TORONTO – The visitor's clubhouse at Fenway Park is a difficult place to hide. Its cozy confines create an awkward dynamic in which players navigate their way around pillars, couches and assembled media.
It's also difficult for coaches and their protégés to find a place to chat away from the watchful eyes of onlookers. Such was the case last Wednesday when young outfielder Kevin Pillar was spotted sitting with hitting coach Kevin Seitzer at the latter's cramped locker stall.
The discussion lasted at least 20 minutes. It was underway when the media horde went into John Gibbons' office for the daily pregame briefing and hadn't finished by the time the manager had concluded his daily séance.
At the time, Pillar was hitting .143 since his recall from Triple-A Buffalo. He was jumpy in the batter's box and routinely going after bad pitches out of the strike zone.
"I got in the cage with him, I wanted to talk to him," Pillar told TSN.ca. "I think I had two at-bats against (Felix) Doubront, someone I felt comfortable against, struck out, grounded out and those were my only two at-bats of the game and I was pretty upset that night. I knew I wanted to talk to him."
Seitzer approached Pillar in the batting cage and asked him how things were going. Pillar answered truthfully and Seitzer told the 25-year-old to find him later that afternoon. Pillar went to his locker and jotted down a series of notes he wanted to pass on to his coach.
"Mostly about how maybe my struggles last year carried over here a little bit," said Pillar. "When I got called up this time I felt super comfortable. I was hitting real well in Triple-A. It was that I was hitting well. I just felt comfortable; I was confident and I knew I was ready to come up here this time. I felt like I was starting that downward spiral again of being up here and feeling bad for myself and not understanding why I'm not performing and why I'm changing things I did down there just because I'm in the big leagues."
The discussion that ensued revolved around Pillar's approach. He needed to get back to being aggressive early in the count. If he got the pitch he was looking for, give it a rip.
Seitzer still holds the piece of paper Pillar gave him.
"He told me at some point down the road we're going to go back and look at it and we'll be able to tear it up," said Pillar. "It's been about a week since then. Hopefully it's in the past."
On the day after the sit down Pillar started as the Jays beat Red Sox ace Jon Lester by a score of 7-2. He went 3-for-4 with a run scored. Including that game, he's 7-for-13 (.538) with two doubles in five games.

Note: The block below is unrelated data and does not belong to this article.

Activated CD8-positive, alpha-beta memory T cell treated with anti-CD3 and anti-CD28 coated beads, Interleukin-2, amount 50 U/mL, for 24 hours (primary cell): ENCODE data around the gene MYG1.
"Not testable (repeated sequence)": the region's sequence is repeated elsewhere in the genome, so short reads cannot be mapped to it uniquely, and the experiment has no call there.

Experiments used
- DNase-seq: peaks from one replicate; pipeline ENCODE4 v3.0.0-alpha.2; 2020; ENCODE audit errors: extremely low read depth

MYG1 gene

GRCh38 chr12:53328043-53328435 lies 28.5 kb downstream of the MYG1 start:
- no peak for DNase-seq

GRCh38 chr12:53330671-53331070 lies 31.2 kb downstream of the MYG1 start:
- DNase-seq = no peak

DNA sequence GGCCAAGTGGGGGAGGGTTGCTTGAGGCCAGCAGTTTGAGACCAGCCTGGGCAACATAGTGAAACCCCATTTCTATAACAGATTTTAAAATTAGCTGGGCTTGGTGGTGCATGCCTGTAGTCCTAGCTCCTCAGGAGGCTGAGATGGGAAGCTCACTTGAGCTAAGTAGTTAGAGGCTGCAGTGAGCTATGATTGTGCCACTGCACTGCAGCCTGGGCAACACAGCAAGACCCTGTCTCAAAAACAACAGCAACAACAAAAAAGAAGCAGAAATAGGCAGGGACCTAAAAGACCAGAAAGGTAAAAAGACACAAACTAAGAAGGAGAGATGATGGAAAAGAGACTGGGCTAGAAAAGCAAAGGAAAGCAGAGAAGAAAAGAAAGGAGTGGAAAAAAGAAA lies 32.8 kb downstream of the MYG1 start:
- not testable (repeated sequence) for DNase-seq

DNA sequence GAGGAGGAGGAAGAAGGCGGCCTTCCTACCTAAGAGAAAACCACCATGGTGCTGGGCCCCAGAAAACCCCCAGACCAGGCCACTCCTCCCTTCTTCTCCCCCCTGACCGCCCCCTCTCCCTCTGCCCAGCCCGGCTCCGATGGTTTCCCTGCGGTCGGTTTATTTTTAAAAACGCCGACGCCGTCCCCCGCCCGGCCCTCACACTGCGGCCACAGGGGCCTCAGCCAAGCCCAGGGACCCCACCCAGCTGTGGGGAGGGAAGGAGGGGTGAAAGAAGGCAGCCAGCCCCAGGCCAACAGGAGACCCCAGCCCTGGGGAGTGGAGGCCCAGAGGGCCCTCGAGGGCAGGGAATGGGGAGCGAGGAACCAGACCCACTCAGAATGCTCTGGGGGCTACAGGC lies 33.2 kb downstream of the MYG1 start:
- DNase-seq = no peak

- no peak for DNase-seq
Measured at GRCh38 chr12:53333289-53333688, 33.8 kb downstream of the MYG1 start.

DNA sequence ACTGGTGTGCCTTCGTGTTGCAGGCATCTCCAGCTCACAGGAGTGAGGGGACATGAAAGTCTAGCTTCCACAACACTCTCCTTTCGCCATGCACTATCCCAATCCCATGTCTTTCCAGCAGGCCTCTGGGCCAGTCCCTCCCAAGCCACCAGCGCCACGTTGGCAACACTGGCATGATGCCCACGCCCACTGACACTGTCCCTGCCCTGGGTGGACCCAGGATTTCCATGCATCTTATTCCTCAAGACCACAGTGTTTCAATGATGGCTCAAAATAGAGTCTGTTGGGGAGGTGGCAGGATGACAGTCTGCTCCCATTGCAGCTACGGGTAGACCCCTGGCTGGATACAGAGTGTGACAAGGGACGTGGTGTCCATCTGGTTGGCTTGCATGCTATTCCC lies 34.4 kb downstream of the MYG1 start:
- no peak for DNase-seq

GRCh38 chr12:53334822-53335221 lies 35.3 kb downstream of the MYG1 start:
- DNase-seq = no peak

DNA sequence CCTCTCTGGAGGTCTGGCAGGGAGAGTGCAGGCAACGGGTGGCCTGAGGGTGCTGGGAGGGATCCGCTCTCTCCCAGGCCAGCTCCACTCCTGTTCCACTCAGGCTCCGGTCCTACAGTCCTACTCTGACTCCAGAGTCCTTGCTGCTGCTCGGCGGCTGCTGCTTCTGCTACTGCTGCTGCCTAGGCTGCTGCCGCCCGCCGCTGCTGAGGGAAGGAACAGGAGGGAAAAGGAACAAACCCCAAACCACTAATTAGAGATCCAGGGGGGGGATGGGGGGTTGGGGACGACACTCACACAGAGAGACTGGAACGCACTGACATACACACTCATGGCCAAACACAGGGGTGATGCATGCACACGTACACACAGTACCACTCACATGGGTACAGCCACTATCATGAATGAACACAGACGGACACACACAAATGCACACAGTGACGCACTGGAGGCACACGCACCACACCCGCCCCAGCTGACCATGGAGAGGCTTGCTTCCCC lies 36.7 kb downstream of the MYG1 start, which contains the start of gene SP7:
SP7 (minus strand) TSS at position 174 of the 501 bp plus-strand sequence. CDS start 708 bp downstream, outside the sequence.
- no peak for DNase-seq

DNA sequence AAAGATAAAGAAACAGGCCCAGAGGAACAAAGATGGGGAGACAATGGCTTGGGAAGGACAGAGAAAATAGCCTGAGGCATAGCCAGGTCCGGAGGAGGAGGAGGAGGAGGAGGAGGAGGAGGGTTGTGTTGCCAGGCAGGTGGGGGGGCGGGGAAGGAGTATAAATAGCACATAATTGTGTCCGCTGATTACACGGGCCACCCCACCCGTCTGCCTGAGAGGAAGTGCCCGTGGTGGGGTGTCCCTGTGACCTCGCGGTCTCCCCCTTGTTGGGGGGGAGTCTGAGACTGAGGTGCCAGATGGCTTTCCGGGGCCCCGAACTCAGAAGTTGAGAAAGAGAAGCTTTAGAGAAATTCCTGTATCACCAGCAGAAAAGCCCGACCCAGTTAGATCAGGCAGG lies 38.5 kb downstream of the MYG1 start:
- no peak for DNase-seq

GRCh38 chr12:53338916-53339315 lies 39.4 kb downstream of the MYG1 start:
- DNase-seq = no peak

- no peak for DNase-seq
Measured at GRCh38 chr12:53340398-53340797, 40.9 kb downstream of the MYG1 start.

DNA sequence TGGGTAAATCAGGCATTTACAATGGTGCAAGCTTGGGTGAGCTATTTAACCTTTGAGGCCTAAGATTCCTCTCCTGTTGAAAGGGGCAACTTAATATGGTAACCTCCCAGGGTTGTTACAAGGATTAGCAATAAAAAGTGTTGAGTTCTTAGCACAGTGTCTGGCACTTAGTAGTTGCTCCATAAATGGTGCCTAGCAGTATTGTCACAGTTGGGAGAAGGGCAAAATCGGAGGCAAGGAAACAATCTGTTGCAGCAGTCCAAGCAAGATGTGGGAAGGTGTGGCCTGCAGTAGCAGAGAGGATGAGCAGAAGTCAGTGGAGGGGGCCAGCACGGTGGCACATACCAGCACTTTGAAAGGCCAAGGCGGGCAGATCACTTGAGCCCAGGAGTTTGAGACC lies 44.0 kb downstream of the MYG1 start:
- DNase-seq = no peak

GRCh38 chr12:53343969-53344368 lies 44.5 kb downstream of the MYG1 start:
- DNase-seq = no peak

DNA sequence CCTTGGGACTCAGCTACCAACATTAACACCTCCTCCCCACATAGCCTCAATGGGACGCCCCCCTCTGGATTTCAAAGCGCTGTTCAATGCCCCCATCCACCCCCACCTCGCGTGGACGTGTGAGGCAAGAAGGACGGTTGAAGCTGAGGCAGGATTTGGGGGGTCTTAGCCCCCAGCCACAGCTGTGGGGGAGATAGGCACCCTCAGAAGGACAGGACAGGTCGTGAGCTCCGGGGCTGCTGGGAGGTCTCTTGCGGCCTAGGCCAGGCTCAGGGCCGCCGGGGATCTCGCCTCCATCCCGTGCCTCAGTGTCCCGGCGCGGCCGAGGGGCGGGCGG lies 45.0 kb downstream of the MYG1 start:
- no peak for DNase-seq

"When I'm ready to hit from pitch one then I start getting my timing down, I start seeing the fastball, I start recognizing the breaking balls that are up in the zone, the good ones to hit," said Pillar. "When I'm passive up there is when I start second-guessing, I'm not really seeing the ball, I'm swinging before I recognize what pitch it is."
Pillar has been the right-handed half of an effective platoon with Anthony Gose. The two have provided offence and plus-defence in the absence of Colby Rasmus, who's been on the disabled list since May 13 with right hamstring tightness.
NAVARRO PLAYING IN PAIN
Dioner Navarro was back in the starting lineup less than 24 hours after suffering a bruised left index finger.
He was hurt in the fifth inning of Tuesday night's win over the Rays when Jose Molina's bat smacked Navarro's hand on a follow through.
"I missed a few days with the quad thing and I can't be sitting here and watching the game," said Navarro. "I tested it this morning and I feel good enough and I let them know I was ready to play today."
Navarro keeps a bat in his apartment and took some dry swings before coming to the ballpark.
He wore a splint for the remainder of Tuesday's game, which forced him to swing the bat with the injured finger straightened out.
"I just love to play, man," said Navarro. "I love to play. I kind of put myself in the situation where I want to be again, you know playing after being a back up the last three years and now I've got this opportunity and it's been such a wonderful experience being around these guys."
SETBACK FOR SANTOS?
Reliever Sergio Santos, on the disabled list since May 10 with a right forearm strain, won't throw from flat ground again until possibly Sunday after experiencing a problem during his Tuesday session.
Santos and his skipper describe the issue differently.
"It got a little tender," said manager John Gibbons. "So we backed him off a bit. That's a little bit of a setback."
"I wouldn't call it a big, big setback," said Santos. "When I got out to 110 (feet) just stepping on it a little bit, didn't hurt, wasn't painful, just backing off for a day, resting it and then throwing again."
JANSSEN GETS NIGHT OFF
Closer Casey Janssen has appeared in nine games in 17 days since his return from a strained oblique.
He missed most of spring training with stiffness in the back of his pitching shoulder and then injured his oblique on March 28 in Montreal. With the Blue Jays winning almost everyday, he's been called upon more than expected and was feeling sore on Wednesday morning.
He wasn't available for Wednesday night's game.
"Just sore, general soreness," said Janssen. "Got back and ran the gauntlet a little bit here. Just going to try to steal a day here; hopefully they don't need it and anyway the guys down there can do my job anyway."
This isn't the first time Janssen has been unavailable since his return. He appeared in back to back games on May 20-21 and wouldn't have pitched under any circumstance on May 22. He then appeared in the game on May 23 and wasn't available on May 24.
Janssen is converted each of the eight save opportunities he's had this season.